Students learn what foods the panther prefers and make face masks depicting one or more of the animals on paper plates or with paper mache. They can use these masks to play “Oh Panther!”.

14: What makes a cat a cat?

  • Elementary
  • Middle School
  • High School

Students videotape a cat and dog to explore the similarities and differences between these different mammals and their behaviors. Could also be used for comparison between a cat and a wide range of other animals, such as a goldfish, gerbil, lizard, etc.

15: A Cat’s Life

  • Elementary
  • Middle School

Students make a timeline of a panther's life, starting with birth and including the major milestones until death (opening eyes, nursing, leaving mother, mating, having young, etc.). Timeline may be written and decorated with artwork, or oral, with each stage explained by separate students as they go down the line.

Habitat and Ecosystem Balance

16: Habitat Art

  • Elementary
  • Middle School

Students apply their creative skills to create a representation of one or more natural community types used by the Florida panther. They may choose to draw, paint, assemble a collage, decorate a shoe box, or create some other visual model, depending on available art supplies.

17: Home on the Range

  • Middle School
  • High School

Students use a scaled map to show ranges for the number and type of Florida panthers that they determine a 5-county area in their part of the state would support, if space were the only consideration.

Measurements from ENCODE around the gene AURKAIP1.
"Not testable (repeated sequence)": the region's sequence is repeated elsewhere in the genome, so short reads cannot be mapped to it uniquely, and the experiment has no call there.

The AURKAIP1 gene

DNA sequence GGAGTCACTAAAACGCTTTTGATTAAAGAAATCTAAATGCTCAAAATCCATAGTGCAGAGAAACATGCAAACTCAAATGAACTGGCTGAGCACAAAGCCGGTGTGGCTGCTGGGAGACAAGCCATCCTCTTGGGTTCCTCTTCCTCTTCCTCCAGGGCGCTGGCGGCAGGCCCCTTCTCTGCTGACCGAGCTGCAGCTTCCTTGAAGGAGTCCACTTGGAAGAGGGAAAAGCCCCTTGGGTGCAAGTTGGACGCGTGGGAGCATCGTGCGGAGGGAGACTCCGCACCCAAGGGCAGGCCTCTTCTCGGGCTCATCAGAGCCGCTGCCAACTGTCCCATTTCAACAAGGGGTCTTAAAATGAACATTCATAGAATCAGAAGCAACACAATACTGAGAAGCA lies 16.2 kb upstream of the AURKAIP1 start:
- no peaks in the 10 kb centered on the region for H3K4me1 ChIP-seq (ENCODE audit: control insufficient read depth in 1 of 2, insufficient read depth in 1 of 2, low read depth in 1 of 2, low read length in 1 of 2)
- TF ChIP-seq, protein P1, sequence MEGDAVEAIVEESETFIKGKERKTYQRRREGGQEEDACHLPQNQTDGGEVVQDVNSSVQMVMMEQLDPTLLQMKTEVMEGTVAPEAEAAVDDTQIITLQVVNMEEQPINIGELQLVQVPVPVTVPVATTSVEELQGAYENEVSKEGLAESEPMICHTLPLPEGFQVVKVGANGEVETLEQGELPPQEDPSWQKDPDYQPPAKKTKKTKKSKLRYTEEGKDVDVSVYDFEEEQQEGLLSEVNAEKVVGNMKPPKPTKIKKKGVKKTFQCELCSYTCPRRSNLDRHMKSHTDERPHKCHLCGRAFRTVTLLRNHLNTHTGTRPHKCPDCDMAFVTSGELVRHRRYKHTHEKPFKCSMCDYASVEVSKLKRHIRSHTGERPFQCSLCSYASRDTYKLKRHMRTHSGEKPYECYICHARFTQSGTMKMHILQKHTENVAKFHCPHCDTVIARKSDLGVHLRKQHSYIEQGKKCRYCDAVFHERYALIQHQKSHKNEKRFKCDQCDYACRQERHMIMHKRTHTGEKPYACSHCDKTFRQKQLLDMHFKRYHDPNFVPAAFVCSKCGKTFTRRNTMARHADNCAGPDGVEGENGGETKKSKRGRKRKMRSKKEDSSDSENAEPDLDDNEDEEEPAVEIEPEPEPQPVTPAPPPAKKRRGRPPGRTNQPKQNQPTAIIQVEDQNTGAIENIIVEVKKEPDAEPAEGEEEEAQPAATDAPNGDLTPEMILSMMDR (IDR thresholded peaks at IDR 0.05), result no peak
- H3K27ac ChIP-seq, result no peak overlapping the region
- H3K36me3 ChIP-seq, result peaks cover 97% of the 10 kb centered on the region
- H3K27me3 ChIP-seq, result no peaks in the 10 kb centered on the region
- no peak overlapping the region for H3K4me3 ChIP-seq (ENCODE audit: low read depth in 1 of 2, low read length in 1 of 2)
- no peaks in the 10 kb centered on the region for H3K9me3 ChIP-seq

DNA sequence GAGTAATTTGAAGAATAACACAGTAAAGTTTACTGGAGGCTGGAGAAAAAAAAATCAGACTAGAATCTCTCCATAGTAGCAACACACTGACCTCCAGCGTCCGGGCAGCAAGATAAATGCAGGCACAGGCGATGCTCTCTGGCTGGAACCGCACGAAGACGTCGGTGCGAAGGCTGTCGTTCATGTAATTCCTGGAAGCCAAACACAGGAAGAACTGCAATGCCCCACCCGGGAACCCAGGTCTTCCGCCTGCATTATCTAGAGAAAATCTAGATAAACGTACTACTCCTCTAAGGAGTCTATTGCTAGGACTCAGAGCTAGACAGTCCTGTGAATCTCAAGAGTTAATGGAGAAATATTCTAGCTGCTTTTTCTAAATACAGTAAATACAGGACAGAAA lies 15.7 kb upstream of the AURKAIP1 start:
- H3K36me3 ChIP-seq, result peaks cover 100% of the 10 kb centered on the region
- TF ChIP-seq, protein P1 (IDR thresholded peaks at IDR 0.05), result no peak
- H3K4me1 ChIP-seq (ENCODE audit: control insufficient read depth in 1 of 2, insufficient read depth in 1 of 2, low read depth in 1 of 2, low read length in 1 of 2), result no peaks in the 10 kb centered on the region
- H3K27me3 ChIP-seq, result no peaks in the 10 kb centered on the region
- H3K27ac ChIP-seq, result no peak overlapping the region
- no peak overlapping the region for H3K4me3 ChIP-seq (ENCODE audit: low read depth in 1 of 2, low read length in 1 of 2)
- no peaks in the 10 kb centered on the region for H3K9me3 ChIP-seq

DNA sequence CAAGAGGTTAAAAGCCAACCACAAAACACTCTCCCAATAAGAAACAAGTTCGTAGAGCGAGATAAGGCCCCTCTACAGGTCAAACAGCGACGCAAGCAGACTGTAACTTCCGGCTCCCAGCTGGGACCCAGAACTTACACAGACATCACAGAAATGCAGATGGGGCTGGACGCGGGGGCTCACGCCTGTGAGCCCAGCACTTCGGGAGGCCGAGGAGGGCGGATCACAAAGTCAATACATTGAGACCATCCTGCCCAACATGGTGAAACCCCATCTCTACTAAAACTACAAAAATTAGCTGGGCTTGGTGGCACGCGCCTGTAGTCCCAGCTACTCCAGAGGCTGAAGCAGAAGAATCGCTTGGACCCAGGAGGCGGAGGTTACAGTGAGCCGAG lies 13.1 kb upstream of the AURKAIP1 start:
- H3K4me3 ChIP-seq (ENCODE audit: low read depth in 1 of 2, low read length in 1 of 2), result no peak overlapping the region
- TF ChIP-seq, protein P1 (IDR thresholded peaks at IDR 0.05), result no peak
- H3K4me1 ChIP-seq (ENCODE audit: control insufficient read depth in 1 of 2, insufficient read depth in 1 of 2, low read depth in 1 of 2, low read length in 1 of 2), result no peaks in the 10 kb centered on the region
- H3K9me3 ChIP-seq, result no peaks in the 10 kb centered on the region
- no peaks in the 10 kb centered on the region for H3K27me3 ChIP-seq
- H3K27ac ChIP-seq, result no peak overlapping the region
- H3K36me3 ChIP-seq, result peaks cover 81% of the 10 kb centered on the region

18: Whose Range is it?

  • Middle School
  • High School

Students examine the actual ranges of radio-collared panthers and discuss how and why the ranges of males and females differ.

19: Oh Panther!

  • Elementary
  • Middle School

Students convert a pie chart of what the panther eats to a bar graph.

22: Panther Tales

  • Elementary
  • Middle School
  • High School

Students write a short story, poem, or local news report based upon a fictional account of their finding panther sign or meeting a panther in the wild. How would they feel? What would they do? What would the panther do?

21: Panther Food Web

  • Elementary
  • Middle School

Students construct a food web for the panther, using words, drawings or print out photos and data gathered on the panther.

20: Graph a Panther’s Diet

  • Elementary
  • Middle School

Students convert a pie chart of what the panther eats to a bar graph.

Panther Management and Related Issues

23: Can you find a solution?

  • Middle School
  • High School

This interdisciplinary activity is designed as a mediation rather than a debate. Unlike debates, which have winners and losers, the goal of mediation is win-win, with all sides being satisfied with the outcome. This activity helps students to understand the complexity of endangered species issues and to develop higher level thinking skills (analysis, synthesis, and evaluation) required for the FCAT.

24: My View’s Write!

  • Middle School
  • High School

Students research some of the controversial issues pertaining to panthers and panther wildlife management, plus background information from the handbook. Students decide what they think about one of these issues, then write a persuasive letter.

25: Act I: Panther Exam

  • Elementary
  • Middle School

First students watch the computer slide show of how biologists track a panther to complete a medical exam. Then they divide into groups to either act out their own versions of panther capture and vet exams. Students may expand the story to allow all students to play a part. Could expand to a full-costumed production, be videotaped, etc.